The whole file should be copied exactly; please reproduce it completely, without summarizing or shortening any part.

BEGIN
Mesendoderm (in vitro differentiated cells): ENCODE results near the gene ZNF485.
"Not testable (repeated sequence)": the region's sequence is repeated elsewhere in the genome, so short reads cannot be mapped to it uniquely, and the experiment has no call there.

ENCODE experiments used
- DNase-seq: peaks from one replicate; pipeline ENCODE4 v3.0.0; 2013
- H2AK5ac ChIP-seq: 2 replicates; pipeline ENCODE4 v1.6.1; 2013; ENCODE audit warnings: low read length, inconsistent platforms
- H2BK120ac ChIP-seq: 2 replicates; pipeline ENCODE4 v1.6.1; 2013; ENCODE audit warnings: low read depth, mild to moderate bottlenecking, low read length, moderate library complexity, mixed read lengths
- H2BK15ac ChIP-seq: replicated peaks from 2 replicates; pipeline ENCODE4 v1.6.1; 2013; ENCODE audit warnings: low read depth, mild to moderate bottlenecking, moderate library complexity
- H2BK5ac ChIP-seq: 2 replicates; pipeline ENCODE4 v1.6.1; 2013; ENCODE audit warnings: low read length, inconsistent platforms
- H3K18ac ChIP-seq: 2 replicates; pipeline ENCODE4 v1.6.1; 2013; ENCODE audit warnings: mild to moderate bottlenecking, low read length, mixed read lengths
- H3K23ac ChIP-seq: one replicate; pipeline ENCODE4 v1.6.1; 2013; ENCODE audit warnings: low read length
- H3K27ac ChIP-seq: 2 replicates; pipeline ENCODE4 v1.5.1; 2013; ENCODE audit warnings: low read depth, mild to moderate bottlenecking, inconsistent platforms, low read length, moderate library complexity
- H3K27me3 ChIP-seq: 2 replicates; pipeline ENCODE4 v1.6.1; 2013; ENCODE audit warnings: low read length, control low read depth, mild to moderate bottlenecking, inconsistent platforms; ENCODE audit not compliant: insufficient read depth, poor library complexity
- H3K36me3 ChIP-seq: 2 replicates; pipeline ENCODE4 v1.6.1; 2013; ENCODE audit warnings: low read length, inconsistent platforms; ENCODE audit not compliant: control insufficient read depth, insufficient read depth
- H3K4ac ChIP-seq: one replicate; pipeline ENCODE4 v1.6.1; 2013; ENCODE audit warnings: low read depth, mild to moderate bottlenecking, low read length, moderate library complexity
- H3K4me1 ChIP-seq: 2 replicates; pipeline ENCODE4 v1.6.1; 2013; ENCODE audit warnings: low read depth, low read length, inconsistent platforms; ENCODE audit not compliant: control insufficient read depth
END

Mesendoderm (in vitro differentiated cells): ENCODE results near the gene ZNF485.
"Not testable (repeated sequence)": the region's sequence is repeated elsewhere in the genome, so short reads cannot be mapped to it uniquely, and the experiment has no call there.

ENCODE experiments used
- DNase-seq: peaks from one replicate; pipeline ENCODE4 v3.0.0; 2013
- H2AK5ac ChIP-seq: 2 replicates; pipeline ENCODE4 v1.6.1; 2013; ENCODE audit warnings: low read length, inconsistent platforms
- H2BK120ac ChIP-seq: 2 replicates; pipeline ENCODE4 v1.6.1; 2013; ENCODE audit warnings: low read depth, mild to moderate bottlenecking, low read length, moderate library complexity, mixed read lengths
- H2BK15ac ChIP-seq: replicated peaks from 2 replicates; pipeline ENCODE4 v1.6.1; 2013; ENCODE audit warnings: low read depth, mild to moderate bottlenecking, moderate library complexity
- H2BK5ac ChIP-seq: 2 replicates; pipeline ENCODE4 v1.6.1; 2013; ENCODE audit warnings: low read length, inconsistent platforms
- H3K18ac ChIP-seq: 2 replicates; pipeline ENCODE4 v1.6.1; 2013; ENCODE audit warnings: mild to moderate bottlenecking, low read length, mixed read lengths
- H3K23ac ChIP-seq: one replicate; pipeline ENCODE4 v1.6.1; 2013; ENCODE audit warnings: low read length
- H3K27ac ChIP-seq: 2 replicates; pipeline ENCODE4 v1.5.1; 2013; ENCODE audit warnings: low read depth, mild to moderate bottlenecking, inconsistent platforms, low read length, moderate library complexity
- H3K27me3 ChIP-seq: 2 replicates; pipeline ENCODE4 v1.6.1; 2013; ENCODE audit warnings: low read length, control low read depth, mild to moderate bottlenecking, inconsistent platforms; ENCODE audit not compliant: insufficient read depth, poor library complexity
- H3K36me3 ChIP-seq: 2 replicates; pipeline ENCODE4 v1.6.1; 2013; ENCODE audit warnings: low read length, inconsistent platforms; ENCODE audit not compliant: control insufficient read depth, insufficient read depth
- H3K4ac ChIP-seq: one replicate; pipeline ENCODE4 v1.6.1; 2013; ENCODE audit warnings: low read depth, mild to moderate bottlenecking, low read length, moderate library complexity
- H3K4me1 ChIP-seq: 2 replicates; pipeline ENCODE4 v1.6.1; 2013; ENCODE audit warnings: low read depth, low read length, inconsistent platforms; ENCODE audit not compliant: control insufficient read depth